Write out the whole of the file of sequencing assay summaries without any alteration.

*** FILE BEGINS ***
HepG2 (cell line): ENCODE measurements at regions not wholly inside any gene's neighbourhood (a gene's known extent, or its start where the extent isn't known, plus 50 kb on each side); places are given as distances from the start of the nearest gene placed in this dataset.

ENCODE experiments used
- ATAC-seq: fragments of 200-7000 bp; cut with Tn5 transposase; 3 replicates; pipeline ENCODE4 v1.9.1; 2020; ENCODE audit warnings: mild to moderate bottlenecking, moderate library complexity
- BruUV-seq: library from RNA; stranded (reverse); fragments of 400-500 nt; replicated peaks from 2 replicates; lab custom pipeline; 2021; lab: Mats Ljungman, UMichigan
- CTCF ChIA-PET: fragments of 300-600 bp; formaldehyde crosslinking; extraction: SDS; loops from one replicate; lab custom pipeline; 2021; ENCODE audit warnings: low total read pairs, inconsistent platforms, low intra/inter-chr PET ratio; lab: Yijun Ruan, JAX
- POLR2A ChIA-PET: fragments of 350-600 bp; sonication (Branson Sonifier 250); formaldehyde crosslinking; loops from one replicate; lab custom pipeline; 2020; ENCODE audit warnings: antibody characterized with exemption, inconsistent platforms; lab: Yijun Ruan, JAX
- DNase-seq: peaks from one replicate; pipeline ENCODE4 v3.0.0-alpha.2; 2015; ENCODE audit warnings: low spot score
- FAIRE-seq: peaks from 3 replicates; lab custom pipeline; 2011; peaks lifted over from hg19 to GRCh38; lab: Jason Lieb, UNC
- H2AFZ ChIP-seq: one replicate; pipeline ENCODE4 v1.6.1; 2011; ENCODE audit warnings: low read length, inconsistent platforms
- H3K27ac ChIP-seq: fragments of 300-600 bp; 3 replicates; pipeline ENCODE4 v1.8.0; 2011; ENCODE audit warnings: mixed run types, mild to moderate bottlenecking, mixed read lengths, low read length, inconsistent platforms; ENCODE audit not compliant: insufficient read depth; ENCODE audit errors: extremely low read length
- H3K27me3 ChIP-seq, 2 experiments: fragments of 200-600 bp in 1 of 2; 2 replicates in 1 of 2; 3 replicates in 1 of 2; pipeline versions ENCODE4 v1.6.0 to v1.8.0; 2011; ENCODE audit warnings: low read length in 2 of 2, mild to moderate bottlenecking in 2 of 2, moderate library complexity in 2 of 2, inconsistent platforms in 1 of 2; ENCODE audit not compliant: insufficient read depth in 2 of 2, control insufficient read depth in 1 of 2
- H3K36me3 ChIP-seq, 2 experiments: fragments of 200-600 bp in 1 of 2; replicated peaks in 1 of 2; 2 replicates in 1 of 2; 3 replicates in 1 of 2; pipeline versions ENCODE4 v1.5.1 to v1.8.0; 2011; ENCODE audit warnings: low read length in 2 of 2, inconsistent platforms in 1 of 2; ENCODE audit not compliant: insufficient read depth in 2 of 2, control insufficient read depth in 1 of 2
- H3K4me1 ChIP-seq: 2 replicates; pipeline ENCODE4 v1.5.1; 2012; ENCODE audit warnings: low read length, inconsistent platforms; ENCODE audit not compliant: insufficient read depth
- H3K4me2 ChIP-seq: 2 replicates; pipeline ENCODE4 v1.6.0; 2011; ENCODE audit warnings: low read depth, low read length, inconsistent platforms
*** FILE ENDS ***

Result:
HepG2 (cell line): ENCODE measurements at regions not wholly inside any gene's neighbourhood (a gene's known extent, or its start where the extent isn't known, plus 50 kb on each side); places are given as distances from the start of the nearest gene placed in this dataset.

ENCODE experiments used
- ATAC-seq: fragments of 200-7000 bp; cut with Tn5 transposase; 3 replicates; pipeline ENCODE4 v1.9.1; 2020; ENCODE audit warnings: mild to moderate bottlenecking, moderate library complexity
- BruUV-seq: library from RNA; stranded (reverse); fragments of 400-500 nt; replicated peaks from 2 replicates; lab custom pipeline; 2021; lab: Mats Ljungman, UMichigan
- CTCF ChIA-PET: fragments of 300-600 bp; formaldehyde crosslinking; extraction: SDS; loops from one replicate; lab custom pipeline; 2021; ENCODE audit warnings: low total read pairs, inconsistent platforms, low intra/inter-chr PET ratio; lab: Yijun Ruan, JAX
- POLR2A ChIA-PET: fragments of 350-600 bp; sonication (Branson Sonifier 250); formaldehyde crosslinking; loops from one replicate; lab custom pipeline; 2020; ENCODE audit warnings: antibody characterized with exemption, inconsistent platforms; lab: Yijun Ruan, JAX
- DNase-seq: peaks from one replicate; pipeline ENCODE4 v3.0.0-alpha.2; 2015; ENCODE audit warnings: low spot score
- FAIRE-seq: peaks from 3 replicates; lab custom pipeline; 2011; peaks lifted over from hg19 to GRCh38; lab: Jason Lieb, UNC
- H2AFZ ChIP-seq: one replicate; pipeline ENCODE4 v1.6.1; 2011; ENCODE audit warnings: low read length, inconsistent platforms
- H3K27ac ChIP-seq: fragments of 300-600 bp; 3 replicates; pipeline ENCODE4 v1.8.0; 2011; ENCODE audit warnings: mixed run types, mild to moderate bottlenecking, mixed read lengths, low read length, inconsistent platforms; ENCODE audit not compliant: insufficient read depth; ENCODE audit errors: extremely low read length
- H3K27me3 ChIP-seq, 2 experiments: fragments of 200-600 bp in 1 of 2; 2 replicates in 1 of 2; 3 replicates in 1 of 2; pipeline versions ENCODE4 v1.6.0 to v1.8.0; 2011; ENCODE audit warnings: low read length in 2 of 2, mild to moderate bottlenecking in 2 of 2, moderate library complexity in 2 of 2, inconsistent platforms in 1 of 2; ENCODE audit not compliant: insufficient read depth in 2 of 2, control insufficient read depth in 1 of 2
- H3K36me3 ChIP-seq, 2 experiments: fragments of 200-600 bp in 1 of 2; replicated peaks in 1 of 2; 2 replicates in 1 of 2; 3 replicates in 1 of 2; pipeline versions ENCODE4 v1.5.1 to v1.8.0; 2011; ENCODE audit warnings: low read length in 2 of 2, inconsistent platforms in 1 of 2; ENCODE audit not compliant: insufficient read depth in 2 of 2, control insufficient read depth in 1 of 2
- H3K4me1 ChIP-seq: 2 replicates; pipeline ENCODE4 v1.5.1; 2012; ENCODE audit warnings: low read length, inconsistent platforms; ENCODE audit not compliant: insufficient read depth
- H3K4me2 ChIP-seq: 2 replicates; pipeline ENCODE4 v1.6.0; 2011; ENCODE audit warnings: low read depth, low read length, inconsistent platforms